The Friday Trade: Stocks for Next Week
What investors should watch for and whether the Fed will input another round of quantitative easing, with Jeffrey Saut, Raymond James.

Steel stocks including AK Steel , Nucor and U.S. Steel gained after Morgan Stanley said a sector-wide recovery is on the horizon.

Toyota Motor slipped after the Japanese automaker said it expects operating profit this business year to fall more than 30 percentafter the nation's disastrous earthquake severely disrupted car production and slashed sales.

Zipcar soared after JPMorgan raised the firm to "overweight" from "neutral."

AT&T gained after S&P Equity upgraded its rating on the telecom giant to "strong buy" from "buy."

Live Nation Entertainment jumped after the ticketing agent company said it is in talks with Liberty Media to go private.

Among earnings, Lululemon jumped after the yoga-apparel retailer posted stronger-than-expected results, thanks to gains in online and in-store sales.

On the IPO front, Ally Financial delayed a $6 billion public offering, concerning investors about the weak performance of financial stocks during the market's recent decline.

Meanwhile, Pandoraunveiled terms for a bigger IPOas the Internet-radio company said the estimated price was lifted by $3 a share to a range of $10 to $12 each. Earlier, Pandora had planned to price between $7 and $9 a share.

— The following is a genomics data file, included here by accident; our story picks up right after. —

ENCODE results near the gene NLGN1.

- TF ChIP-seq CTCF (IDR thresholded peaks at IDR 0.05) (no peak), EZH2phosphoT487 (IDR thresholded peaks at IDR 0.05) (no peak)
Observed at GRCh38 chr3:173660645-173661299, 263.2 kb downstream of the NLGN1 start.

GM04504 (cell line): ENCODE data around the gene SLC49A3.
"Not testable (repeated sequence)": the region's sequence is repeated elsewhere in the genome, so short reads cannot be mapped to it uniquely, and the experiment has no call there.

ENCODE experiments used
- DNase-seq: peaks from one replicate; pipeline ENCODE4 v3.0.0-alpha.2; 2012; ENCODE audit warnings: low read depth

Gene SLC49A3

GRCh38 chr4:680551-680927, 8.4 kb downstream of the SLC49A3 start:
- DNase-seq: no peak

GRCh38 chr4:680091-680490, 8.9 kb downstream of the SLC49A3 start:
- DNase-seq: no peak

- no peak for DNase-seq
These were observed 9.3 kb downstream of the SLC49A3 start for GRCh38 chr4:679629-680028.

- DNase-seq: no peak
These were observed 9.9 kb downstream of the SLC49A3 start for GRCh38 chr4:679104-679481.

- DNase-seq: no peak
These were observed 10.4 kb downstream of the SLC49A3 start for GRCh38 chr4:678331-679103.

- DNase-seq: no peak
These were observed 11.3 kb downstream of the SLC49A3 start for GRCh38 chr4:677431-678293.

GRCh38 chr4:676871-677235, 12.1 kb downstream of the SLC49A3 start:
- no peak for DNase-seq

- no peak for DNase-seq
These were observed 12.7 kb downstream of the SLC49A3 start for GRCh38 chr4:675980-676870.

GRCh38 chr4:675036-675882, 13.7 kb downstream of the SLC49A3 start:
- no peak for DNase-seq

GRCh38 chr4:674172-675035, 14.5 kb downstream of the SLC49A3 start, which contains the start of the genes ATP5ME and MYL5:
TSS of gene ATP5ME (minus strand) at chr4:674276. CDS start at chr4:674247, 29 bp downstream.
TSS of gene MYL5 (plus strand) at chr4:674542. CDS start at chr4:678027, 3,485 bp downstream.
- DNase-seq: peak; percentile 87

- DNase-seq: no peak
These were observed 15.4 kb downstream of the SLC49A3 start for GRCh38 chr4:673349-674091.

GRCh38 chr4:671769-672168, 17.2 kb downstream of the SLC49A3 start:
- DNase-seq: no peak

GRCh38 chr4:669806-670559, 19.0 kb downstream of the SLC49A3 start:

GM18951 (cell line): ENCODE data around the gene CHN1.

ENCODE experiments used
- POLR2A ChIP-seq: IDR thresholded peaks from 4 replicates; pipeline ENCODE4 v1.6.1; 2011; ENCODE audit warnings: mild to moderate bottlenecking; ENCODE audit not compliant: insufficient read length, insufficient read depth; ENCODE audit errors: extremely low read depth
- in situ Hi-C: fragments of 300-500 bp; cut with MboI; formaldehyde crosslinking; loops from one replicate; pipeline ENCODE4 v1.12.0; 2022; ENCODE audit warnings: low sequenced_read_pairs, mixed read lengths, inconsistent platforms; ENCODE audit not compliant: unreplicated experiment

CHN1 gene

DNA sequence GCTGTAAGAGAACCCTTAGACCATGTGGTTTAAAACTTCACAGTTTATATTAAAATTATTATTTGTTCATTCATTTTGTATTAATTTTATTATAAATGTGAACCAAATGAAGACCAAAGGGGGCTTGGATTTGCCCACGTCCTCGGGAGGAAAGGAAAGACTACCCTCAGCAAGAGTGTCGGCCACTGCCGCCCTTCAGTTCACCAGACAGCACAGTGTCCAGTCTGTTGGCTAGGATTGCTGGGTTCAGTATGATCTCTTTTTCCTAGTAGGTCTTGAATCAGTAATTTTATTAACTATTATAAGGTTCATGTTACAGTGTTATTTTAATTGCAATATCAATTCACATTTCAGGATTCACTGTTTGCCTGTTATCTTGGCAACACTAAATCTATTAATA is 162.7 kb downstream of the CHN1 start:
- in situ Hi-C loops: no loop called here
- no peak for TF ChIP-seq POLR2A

Earlier, widely-followed hedge fund manager David Tepper wrote that stocks would have to fall considerably more before the Fed would start another round of quantitative easing.

"If (the S&P 500 falls) a couple hundred points and financial conditions tightened maybe they would reconsider," the head of Appaloosa Management wrote to CNBC. "But there is no logic to QE3 now and the only result might be more food and energy inflation."

On the economic front, import prices rose for an eight straight monthin May, with the year-on-year increase reaching its highest level in nearly three years, according to the Labor Department.

Stocks were initially pressured after China posted a smaller-than-expected trade surplusin May due to soaring imports and weaker global demand growth. China's sales to the U.S. and Europe slipped to their weakest since late 2009, emphasizing the view that the global economy may be struggling.

Oil prices slippedafter Saudi Arabia began offering more oil to Asian refiners, easing worries about supply following an inconclusive OPEC meeting. U.S. light, sweet crude fell $2.64, or 2.59 percent to settle at $99.29 a barrel, while London Brent crude slipped below $119.

European shares fell to a three-month closing low and posted their sixth week of losses amid concerns over the pace of global economic recovery. Meanwhile, the German parliament voted to back additional aid for Greece.

On Tap Next Week:

MONDAY: Fed's Lacker speaks, NPD video game sales, GOP Presidential debate
TUESDAY: NFIB small business optimism index, PPI, retail sales, business inventories; earnings from Best Buy
WEDNESDAY: Weekly mortgage apps, CPI, Empire state mfg survey, Treasury international capital, industrial production, housing market index, Geithner testifies before House Financial Services, oil inventories, credit card default rates reported, Dell shareholder mtg, Google Chromebook goes on sale
THURSDAY: Housing sales, jobless claims, current account, Philadelphia Fed survey, Fed's Fisher speaks, money supply; earnings from Kroger, Pier 1 Imports, Smithfield Foods, Research In Motion
FRIDAY: Consumer sentiment, leading indicators, quadruple witching